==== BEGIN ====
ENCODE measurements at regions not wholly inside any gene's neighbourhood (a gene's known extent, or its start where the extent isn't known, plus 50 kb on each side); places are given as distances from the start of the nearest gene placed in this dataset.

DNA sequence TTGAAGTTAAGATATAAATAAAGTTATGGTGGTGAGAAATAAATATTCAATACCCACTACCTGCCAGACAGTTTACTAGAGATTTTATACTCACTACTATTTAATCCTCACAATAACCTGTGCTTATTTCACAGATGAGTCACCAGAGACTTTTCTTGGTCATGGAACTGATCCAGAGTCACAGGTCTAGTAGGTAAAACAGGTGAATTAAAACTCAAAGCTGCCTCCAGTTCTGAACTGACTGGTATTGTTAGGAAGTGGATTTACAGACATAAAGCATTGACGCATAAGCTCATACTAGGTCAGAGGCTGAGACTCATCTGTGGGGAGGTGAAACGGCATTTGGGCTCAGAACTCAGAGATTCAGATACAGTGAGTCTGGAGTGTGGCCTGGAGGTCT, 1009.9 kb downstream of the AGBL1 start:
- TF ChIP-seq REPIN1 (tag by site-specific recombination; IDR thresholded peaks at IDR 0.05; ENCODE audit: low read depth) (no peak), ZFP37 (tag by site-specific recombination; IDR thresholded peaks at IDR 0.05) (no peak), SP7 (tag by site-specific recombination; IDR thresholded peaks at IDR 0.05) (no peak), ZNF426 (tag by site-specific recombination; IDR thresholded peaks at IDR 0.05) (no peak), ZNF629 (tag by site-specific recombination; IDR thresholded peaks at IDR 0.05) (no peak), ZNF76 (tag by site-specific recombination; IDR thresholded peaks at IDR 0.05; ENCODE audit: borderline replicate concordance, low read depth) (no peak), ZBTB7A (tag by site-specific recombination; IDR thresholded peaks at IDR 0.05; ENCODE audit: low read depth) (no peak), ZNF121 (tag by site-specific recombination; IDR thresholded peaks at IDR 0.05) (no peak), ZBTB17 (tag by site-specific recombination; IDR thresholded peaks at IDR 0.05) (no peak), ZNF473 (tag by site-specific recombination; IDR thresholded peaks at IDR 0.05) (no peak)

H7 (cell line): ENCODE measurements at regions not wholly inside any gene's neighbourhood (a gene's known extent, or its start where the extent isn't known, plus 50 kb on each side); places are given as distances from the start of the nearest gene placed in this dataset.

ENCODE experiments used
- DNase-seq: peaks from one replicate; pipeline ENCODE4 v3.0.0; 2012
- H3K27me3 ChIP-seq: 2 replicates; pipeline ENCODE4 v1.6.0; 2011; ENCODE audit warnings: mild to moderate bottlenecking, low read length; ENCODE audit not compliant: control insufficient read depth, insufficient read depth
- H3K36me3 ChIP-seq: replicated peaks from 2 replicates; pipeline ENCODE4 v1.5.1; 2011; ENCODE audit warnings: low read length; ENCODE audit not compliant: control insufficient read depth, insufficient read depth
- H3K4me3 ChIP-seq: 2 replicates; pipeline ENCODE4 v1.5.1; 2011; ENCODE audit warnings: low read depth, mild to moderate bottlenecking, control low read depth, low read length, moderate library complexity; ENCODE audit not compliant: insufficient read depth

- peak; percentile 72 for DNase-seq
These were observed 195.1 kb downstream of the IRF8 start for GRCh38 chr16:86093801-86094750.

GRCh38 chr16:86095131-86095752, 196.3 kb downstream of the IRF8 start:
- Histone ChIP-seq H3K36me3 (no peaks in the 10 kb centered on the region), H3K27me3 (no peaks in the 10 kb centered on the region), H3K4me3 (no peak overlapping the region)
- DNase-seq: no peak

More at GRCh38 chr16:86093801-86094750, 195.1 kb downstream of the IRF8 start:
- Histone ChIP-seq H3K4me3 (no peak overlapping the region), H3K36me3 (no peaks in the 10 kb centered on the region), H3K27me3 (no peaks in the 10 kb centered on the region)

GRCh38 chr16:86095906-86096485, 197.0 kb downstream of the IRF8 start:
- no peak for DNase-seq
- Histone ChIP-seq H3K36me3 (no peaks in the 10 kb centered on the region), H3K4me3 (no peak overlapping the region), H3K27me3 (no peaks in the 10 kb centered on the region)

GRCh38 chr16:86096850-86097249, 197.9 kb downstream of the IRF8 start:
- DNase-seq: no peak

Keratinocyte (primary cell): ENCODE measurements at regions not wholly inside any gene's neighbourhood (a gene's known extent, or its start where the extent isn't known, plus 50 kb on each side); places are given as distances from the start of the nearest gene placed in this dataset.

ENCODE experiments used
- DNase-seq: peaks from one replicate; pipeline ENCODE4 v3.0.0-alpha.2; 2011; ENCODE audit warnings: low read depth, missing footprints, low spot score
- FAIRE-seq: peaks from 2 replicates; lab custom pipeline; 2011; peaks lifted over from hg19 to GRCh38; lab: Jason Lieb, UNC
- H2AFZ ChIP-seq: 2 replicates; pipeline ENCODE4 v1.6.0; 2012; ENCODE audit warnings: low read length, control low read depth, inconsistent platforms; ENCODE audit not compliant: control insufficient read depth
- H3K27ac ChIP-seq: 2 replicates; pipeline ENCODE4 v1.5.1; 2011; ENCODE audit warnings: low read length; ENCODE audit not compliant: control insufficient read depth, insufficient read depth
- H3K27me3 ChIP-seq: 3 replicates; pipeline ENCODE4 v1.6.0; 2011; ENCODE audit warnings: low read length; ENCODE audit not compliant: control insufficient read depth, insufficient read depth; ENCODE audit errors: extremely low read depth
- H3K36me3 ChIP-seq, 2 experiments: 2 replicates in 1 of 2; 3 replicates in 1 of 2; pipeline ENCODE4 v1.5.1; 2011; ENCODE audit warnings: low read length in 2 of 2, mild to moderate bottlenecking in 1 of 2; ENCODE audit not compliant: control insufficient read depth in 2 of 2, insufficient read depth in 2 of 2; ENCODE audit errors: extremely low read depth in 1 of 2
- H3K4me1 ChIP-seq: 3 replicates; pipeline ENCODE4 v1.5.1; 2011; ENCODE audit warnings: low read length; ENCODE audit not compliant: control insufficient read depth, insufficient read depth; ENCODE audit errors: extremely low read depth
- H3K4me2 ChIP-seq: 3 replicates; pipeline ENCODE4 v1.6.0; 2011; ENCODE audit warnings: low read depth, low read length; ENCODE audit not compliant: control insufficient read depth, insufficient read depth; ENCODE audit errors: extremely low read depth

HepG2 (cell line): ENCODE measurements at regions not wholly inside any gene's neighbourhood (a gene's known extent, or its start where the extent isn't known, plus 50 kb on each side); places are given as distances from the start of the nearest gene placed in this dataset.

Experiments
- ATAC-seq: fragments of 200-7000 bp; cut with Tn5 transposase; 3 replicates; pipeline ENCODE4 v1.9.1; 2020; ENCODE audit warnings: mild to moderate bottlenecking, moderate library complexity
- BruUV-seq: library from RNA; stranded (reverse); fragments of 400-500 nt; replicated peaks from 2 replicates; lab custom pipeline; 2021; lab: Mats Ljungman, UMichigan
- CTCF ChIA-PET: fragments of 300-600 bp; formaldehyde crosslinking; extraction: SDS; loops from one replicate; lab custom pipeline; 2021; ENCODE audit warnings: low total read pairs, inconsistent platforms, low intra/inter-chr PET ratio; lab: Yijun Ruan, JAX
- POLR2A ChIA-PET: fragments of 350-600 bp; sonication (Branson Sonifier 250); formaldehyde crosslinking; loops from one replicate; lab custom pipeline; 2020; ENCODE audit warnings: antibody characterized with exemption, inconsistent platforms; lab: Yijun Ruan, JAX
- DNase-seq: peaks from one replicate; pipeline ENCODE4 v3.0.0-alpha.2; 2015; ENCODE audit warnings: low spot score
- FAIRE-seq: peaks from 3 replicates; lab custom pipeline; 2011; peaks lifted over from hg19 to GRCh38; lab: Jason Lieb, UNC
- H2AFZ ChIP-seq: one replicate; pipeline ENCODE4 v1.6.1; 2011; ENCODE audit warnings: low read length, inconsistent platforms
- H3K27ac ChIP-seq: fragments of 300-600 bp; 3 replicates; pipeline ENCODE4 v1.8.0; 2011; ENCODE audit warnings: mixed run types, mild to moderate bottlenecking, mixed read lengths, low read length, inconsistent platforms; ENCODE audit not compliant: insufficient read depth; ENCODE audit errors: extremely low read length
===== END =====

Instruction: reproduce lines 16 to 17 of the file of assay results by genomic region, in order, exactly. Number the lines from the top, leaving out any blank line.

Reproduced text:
- Histone ChIP-seq H3K4me3 (no peak overlapping the region), H3K36me3 (no peaks in the 10 kb centered on the region), H3K27me3 (no peaks in the 10 kb centered on the region)

GRCh38 chr16:86095906-86096485, 197.0 kb downstream of the IRF8 start: